Love yourself: When you spend time with God and renew your mind to His Word, you grow in confidence that He has a specific plan for your life, even if you don’t know what exactly it is. Confidence in God’s sovereignty in your life is the opposite of experiencing jealousy and envy towards what God is doing in others.
So that you can love others: When you are content in who you are, it opens you up to share in others’ joys and successes. God’s kingdom is like a river, not a pie. When others succeed and get blessed, it doesn’t mean there’s less for you because His blessings continue to flow without end.
4. Love Is Not Boastful or Proud (1 Cor. 13:4)
Love yourself: Thankfulness and humility are great ways to keep pride at bay in your life. As you pursue these virtues and practices, you will begin to recognize that everything you have is a gift from God. He wants to use you to bring glory to Himself and to help others. I’ve heard humility described as not thinking less of yourself, but thinking of yourself less.
So that you can love others: Humility helps us take our focus off of ourselves and our accomplishments, and helps us focus more attention on others.
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5. Love Does Not Dishonor (1 Cor. 13:5)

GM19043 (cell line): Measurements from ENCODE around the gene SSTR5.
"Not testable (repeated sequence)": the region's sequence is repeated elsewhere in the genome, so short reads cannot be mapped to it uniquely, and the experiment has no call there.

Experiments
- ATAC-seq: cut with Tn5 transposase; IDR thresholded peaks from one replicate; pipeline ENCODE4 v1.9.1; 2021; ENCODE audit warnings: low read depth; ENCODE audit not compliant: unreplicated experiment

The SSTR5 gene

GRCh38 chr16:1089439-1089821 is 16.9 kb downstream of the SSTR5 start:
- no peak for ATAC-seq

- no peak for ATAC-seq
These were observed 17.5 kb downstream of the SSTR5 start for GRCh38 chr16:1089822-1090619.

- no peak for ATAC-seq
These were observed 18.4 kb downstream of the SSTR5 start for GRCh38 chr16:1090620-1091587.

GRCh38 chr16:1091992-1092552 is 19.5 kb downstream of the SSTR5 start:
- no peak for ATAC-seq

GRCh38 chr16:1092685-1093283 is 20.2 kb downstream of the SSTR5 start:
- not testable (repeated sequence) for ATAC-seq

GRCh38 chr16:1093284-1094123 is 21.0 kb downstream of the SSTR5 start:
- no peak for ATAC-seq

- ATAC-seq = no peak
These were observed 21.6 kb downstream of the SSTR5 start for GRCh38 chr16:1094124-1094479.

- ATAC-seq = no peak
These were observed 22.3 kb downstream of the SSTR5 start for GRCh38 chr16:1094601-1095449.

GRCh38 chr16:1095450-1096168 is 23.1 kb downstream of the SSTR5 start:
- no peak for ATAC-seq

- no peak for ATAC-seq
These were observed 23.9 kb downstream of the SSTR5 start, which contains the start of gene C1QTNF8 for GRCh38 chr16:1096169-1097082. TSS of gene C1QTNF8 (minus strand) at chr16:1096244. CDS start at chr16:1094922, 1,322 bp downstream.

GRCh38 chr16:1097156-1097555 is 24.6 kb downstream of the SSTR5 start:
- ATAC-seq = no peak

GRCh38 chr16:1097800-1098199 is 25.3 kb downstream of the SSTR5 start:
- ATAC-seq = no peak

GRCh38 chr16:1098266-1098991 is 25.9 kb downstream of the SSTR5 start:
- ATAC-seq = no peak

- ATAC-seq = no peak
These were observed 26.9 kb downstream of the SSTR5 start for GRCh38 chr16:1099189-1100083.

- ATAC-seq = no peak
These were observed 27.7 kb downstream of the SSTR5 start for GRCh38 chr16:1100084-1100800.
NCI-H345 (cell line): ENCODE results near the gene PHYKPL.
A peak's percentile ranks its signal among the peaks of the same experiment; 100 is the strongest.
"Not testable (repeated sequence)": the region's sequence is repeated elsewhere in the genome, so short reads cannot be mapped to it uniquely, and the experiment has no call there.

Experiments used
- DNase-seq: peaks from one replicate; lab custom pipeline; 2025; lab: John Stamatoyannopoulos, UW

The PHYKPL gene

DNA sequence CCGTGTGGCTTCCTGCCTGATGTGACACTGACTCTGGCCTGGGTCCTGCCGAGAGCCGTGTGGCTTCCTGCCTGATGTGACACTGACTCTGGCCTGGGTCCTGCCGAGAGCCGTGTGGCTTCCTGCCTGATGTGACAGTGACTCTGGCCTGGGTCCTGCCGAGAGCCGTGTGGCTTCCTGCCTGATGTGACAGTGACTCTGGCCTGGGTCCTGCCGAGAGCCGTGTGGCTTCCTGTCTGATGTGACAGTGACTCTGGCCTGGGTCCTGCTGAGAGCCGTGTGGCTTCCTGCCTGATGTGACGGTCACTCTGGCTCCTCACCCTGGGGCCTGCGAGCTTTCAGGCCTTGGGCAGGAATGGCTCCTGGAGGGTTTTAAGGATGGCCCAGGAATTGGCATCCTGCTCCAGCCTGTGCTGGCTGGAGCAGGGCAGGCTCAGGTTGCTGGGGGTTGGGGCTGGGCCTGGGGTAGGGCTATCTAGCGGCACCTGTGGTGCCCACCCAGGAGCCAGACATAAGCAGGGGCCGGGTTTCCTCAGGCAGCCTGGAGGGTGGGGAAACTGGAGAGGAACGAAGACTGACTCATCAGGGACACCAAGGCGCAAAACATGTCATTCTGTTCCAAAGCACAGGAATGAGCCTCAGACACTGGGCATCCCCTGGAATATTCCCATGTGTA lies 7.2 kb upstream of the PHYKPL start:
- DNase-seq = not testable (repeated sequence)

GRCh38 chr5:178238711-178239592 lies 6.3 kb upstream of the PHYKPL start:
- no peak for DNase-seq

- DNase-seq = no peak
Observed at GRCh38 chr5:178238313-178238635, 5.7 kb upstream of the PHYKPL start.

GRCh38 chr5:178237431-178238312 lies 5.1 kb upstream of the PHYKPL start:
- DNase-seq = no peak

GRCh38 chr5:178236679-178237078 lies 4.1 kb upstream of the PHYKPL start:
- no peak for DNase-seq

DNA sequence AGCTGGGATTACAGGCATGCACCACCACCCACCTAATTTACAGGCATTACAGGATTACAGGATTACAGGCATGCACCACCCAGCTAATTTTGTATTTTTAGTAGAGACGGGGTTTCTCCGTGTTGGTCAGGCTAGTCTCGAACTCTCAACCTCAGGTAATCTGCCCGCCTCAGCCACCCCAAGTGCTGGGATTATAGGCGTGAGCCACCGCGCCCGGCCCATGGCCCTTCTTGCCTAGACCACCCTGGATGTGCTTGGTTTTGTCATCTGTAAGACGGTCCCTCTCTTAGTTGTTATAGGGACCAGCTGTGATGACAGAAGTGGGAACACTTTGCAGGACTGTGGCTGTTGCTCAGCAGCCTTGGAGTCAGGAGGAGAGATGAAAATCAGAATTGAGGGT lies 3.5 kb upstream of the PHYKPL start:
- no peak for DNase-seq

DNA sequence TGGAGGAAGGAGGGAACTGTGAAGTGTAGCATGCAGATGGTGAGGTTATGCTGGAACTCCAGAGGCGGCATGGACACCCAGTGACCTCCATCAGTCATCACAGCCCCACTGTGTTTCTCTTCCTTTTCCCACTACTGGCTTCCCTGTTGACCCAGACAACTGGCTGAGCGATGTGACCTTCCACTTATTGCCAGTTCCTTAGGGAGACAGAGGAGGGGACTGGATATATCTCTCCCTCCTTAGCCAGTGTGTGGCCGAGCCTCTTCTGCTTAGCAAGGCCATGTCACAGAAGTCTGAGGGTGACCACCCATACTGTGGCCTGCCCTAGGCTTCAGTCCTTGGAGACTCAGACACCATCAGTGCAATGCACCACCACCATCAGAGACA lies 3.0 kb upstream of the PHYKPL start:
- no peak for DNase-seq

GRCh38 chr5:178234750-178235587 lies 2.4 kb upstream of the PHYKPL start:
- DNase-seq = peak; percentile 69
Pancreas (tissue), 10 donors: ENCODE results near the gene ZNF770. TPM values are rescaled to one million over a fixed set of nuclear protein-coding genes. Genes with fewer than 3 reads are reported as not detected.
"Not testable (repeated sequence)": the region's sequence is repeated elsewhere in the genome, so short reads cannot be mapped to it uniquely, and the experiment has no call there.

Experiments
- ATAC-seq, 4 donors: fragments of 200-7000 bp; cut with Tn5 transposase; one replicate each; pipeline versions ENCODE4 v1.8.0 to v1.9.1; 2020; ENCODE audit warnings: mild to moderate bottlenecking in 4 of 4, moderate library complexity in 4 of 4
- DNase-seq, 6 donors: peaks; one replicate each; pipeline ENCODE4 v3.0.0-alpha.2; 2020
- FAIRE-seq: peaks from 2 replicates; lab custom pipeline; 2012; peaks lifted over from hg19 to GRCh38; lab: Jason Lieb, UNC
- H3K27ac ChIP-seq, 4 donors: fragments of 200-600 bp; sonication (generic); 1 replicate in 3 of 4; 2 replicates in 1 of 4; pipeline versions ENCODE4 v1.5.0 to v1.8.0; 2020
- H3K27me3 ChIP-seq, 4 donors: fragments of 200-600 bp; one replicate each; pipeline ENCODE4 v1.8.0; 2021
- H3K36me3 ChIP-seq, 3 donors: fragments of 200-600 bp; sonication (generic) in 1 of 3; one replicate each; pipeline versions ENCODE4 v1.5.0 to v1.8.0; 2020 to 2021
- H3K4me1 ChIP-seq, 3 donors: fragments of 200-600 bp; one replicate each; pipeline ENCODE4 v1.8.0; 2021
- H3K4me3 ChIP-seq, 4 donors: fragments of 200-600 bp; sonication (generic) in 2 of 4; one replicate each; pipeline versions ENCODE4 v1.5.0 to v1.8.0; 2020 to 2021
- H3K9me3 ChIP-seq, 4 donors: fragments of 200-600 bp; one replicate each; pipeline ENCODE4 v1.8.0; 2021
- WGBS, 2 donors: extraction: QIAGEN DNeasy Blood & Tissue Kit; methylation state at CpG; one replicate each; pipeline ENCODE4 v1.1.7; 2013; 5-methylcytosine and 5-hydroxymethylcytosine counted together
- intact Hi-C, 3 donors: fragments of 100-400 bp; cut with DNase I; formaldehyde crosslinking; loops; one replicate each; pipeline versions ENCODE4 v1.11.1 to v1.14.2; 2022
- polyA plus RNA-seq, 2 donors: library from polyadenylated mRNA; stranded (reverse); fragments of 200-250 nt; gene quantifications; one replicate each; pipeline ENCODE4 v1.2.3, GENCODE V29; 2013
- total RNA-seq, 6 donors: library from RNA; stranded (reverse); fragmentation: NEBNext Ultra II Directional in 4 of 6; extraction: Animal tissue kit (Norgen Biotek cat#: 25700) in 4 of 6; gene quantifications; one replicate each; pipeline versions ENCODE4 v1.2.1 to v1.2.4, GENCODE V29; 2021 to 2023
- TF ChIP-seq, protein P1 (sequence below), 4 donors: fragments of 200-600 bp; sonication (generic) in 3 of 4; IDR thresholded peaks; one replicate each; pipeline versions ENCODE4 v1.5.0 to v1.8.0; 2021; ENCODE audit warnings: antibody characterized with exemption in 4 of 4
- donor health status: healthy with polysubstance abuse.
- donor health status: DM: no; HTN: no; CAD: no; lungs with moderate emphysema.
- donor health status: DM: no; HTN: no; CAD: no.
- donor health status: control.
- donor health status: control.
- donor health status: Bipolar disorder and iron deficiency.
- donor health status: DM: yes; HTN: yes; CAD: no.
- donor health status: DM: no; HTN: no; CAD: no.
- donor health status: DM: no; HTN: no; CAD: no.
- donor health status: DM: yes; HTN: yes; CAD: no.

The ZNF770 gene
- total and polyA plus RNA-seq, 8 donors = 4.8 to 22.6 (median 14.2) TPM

Love yourself: How do you talk to yourself, especially when you mess up? Do you say things like, “I’m so stupid,” or “I’ll never be good enough, or “I’m such a mess”? Instead of these negative comments, make a practice of speaking God’s Word over yourself and treating yourself nicely. Change your self-talk to statements like “I am a child of God” (John 1:12), “I am God’s handiwork” (Ephesians 2:10), “I am more than a conqueror through Christ” (Romans 8:37).
So that you can love others: When you practice being polite to yourself and reminding yourself of God’s love for you, that honor will begin to naturally flow out from you towards others in your life.
6. Love Is Not Self-Seeking (1 Cor. 13:5)
Love yourself: When you are not yielded to God’s plan, it is tempting to try to control things in your life to yield them to your own plans, no matter the cost. On the contrary, choosing to yield to God’s plan and way in your life will bring you peace and rest.
So that you can love others: You will have more grace towards others and their actions when you are at peace about God’s leading in your life, instead of trying to make them fit into your plan.
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7. Love Is Not Easily Angered (1 Cor. 13:5)